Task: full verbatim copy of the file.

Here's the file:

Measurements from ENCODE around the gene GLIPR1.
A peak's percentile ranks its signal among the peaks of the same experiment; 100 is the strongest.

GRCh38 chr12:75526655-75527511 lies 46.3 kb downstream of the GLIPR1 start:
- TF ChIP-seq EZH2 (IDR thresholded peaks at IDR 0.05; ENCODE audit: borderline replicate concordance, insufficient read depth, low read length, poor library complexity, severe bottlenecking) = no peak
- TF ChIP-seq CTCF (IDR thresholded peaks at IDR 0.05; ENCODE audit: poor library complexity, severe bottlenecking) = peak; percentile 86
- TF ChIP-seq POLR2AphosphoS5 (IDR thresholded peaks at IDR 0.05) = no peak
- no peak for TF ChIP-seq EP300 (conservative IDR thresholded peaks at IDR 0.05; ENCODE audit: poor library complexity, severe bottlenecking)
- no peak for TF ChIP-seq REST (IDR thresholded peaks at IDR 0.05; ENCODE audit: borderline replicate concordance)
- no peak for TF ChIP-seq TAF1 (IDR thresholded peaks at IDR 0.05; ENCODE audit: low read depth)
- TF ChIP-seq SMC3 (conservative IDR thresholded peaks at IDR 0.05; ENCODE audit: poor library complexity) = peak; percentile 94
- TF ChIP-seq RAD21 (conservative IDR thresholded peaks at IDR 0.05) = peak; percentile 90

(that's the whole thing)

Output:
Measurements from ENCODE around the gene GLIPR1.
A peak's percentile ranks its signal among the peaks of the same experiment; 100 is the strongest.

GRCh38 chr12:75526655-75527511 lies 46.3 kb downstream of the GLIPR1 start:
- TF ChIP-seq EZH2 (IDR thresholded peaks at IDR 0.05; ENCODE audit: borderline replicate concordance, insufficient read depth, low read length, poor library complexity, severe bottlenecking) = no peak
- TF ChIP-seq CTCF (IDR thresholded peaks at IDR 0.05; ENCODE audit: poor library complexity, severe bottlenecking) = peak; percentile 86
- TF ChIP-seq POLR2AphosphoS5 (IDR thresholded peaks at IDR 0.05) = no peak
- no peak for TF ChIP-seq EP300 (conservative IDR thresholded peaks at IDR 0.05; ENCODE audit: poor library complexity, severe bottlenecking)
- no peak for TF ChIP-seq REST (IDR thresholded peaks at IDR 0.05; ENCODE audit: borderline replicate concordance)
- no peak for TF ChIP-seq TAF1 (IDR thresholded peaks at IDR 0.05; ENCODE audit: low read depth)
- TF ChIP-seq SMC3 (conservative IDR thresholded peaks at IDR 0.05; ENCODE audit: poor library complexity) = peak; percentile 94
- TF ChIP-seq RAD21 (conservative IDR thresholded peaks at IDR 0.05) = peak; percentile 90